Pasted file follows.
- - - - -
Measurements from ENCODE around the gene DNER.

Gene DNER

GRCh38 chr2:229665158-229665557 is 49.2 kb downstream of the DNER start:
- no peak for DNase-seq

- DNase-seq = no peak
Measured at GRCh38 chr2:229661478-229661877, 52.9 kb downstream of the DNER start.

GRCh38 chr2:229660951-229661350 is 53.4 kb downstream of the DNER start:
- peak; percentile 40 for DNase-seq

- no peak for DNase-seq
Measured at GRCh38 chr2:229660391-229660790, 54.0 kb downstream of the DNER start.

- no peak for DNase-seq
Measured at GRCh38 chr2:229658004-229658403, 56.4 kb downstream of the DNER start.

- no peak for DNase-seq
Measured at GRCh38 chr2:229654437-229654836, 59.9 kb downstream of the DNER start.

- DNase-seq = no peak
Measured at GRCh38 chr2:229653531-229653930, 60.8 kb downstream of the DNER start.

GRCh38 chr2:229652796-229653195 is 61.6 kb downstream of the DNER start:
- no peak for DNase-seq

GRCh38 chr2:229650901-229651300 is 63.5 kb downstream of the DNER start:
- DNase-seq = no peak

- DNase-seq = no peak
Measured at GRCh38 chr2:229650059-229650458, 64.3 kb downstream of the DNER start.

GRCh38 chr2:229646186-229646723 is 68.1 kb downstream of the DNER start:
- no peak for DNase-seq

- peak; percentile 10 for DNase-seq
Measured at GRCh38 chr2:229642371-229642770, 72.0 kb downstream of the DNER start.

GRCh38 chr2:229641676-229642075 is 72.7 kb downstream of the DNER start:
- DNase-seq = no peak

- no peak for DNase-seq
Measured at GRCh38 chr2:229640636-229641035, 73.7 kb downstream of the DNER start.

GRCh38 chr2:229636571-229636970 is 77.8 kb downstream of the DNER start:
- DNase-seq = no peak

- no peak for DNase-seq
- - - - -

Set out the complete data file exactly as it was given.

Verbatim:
Measurements from ENCODE around the gene DNER.

Gene DNER

GRCh38 chr2:229665158-229665557 is 49.2 kb downstream of the DNER start:
- no peak for DNase-seq

- DNase-seq = no peak
Measured at GRCh38 chr2:229661478-229661877, 52.9 kb downstream of the DNER start.

GRCh38 chr2:229660951-229661350 is 53.4 kb downstream of the DNER start:
- peak; percentile 40 for DNase-seq

- no peak for DNase-seq
Measured at GRCh38 chr2:229660391-229660790, 54.0 kb downstream of the DNER start.

- no peak for DNase-seq
Measured at GRCh38 chr2:229658004-229658403, 56.4 kb downstream of the DNER start.

- no peak for DNase-seq
Measured at GRCh38 chr2:229654437-229654836, 59.9 kb downstream of the DNER start.

- DNase-seq = no peak
Measured at GRCh38 chr2:229653531-229653930, 60.8 kb downstream of the DNER start.

GRCh38 chr2:229652796-229653195 is 61.6 kb downstream of the DNER start:
- no peak for DNase-seq

GRCh38 chr2:229650901-229651300 is 63.5 kb downstream of the DNER start:
- DNase-seq = no peak

- DNase-seq = no peak
Measured at GRCh38 chr2:229650059-229650458, 64.3 kb downstream of the DNER start.

GRCh38 chr2:229646186-229646723 is 68.1 kb downstream of the DNER start:
- no peak for DNase-seq

- peak; percentile 10 for DNase-seq
Measured at GRCh38 chr2:229642371-229642770, 72.0 kb downstream of the DNER start.

GRCh38 chr2:229641676-229642075 is 72.7 kb downstream of the DNER start:
- DNase-seq = no peak

- no peak for DNase-seq
Measured at GRCh38 chr2:229640636-229641035, 73.7 kb downstream of the DNER start.

GRCh38 chr2:229636571-229636970 is 77.8 kb downstream of the DNER start:
- DNase-seq = no peak

- no peak for DNase-seq